The only decisions interpreting the language of the statute under consideration are the Olympia case, just mentioned,

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and Collector of Taxes of Boston v. Cigarette Service Co. Inc. 325 Mass. 162 . In the Olympia case we held that projection equipment, sound reproducing equipment, a generator and an induction motor for operation of an organ, used in operating a motion picture theatre, were "machinery" within the purview of the statute. In the Cigarette Service case we held that cigarette vending machines were "machinery." In the Olympia case we said, "Possibly . . . the word 'machinery' as used in G. L. (Ter. Ed.) c. 59, § 5, Sixteenth . . . is not the equivalent of 'machine' or 'mechanism.' . . . Perhaps there may be mechanical devices that a corporation might employ which are not machinery. But it will be time enough to decide those questions when they arise" (page 355). These questions, or at least some of them, are now before us.

Speaking broadly, we are of opinion that a mechanical device which can fairly be said to be a machine must be treated as "machinery" under the statute. To hold otherwise would render the statute unworkable. Until a given machine had been passed on by the board or this court, no one could say with any certainty whether it was or was not "machinery." To say that one machine was "machinery" and another was not would often result in hair splitting distinctions which would be difficult, if not impossible, to reconcile. Each classification made by the board or court would be an invitation to litigate in the next controversy, for there would always be the hope that the device involved would fall on the other side of the line. Numerous decisions instead of bringing certainty into the statute would only create confusion. It is to be remembered that this is a taxing statute which has to be administered in a practical way by local boards of assessors. To place a construction on it that would challenge the dialectic ingenuity of a medieval philosopher could hardly have been intended by the Legislature. Even under our construction there will still be difficulties. In these days when so many things are done with the aid of mechanical devices of one sort or another vexing questions as to whether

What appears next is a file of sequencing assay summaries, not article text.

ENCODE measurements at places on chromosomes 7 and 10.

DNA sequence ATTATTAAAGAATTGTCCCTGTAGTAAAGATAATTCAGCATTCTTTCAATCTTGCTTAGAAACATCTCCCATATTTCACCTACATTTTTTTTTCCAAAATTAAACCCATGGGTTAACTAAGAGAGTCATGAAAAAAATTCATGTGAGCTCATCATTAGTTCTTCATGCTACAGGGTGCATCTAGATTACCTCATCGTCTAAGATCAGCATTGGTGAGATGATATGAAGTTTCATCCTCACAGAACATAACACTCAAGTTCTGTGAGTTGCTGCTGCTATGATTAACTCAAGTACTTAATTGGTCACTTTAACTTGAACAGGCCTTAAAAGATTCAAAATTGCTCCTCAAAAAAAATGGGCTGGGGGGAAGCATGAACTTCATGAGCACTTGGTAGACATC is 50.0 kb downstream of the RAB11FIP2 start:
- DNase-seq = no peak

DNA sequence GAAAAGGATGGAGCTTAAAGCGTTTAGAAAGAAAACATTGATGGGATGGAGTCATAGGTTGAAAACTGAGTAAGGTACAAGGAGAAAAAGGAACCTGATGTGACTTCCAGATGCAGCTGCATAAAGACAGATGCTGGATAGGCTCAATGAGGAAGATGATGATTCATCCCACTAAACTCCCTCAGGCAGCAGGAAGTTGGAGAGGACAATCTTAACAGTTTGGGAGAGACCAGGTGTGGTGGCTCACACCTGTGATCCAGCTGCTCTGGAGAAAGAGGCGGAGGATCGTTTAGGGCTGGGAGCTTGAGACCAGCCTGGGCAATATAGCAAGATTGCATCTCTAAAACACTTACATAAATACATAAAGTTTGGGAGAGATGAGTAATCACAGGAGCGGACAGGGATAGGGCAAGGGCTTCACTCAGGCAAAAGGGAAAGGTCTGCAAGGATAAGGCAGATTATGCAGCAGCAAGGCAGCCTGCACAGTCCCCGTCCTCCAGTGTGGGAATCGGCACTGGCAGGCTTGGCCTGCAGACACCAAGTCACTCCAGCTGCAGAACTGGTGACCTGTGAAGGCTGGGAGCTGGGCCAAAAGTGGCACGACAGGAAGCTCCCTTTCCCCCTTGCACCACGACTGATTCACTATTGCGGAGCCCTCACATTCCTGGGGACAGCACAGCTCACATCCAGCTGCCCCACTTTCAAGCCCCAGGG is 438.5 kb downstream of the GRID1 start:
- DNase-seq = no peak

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a given device can be classed as a machine or machinery will undoubtedly arise. But the present construction seems to us to furnish a practical working guide.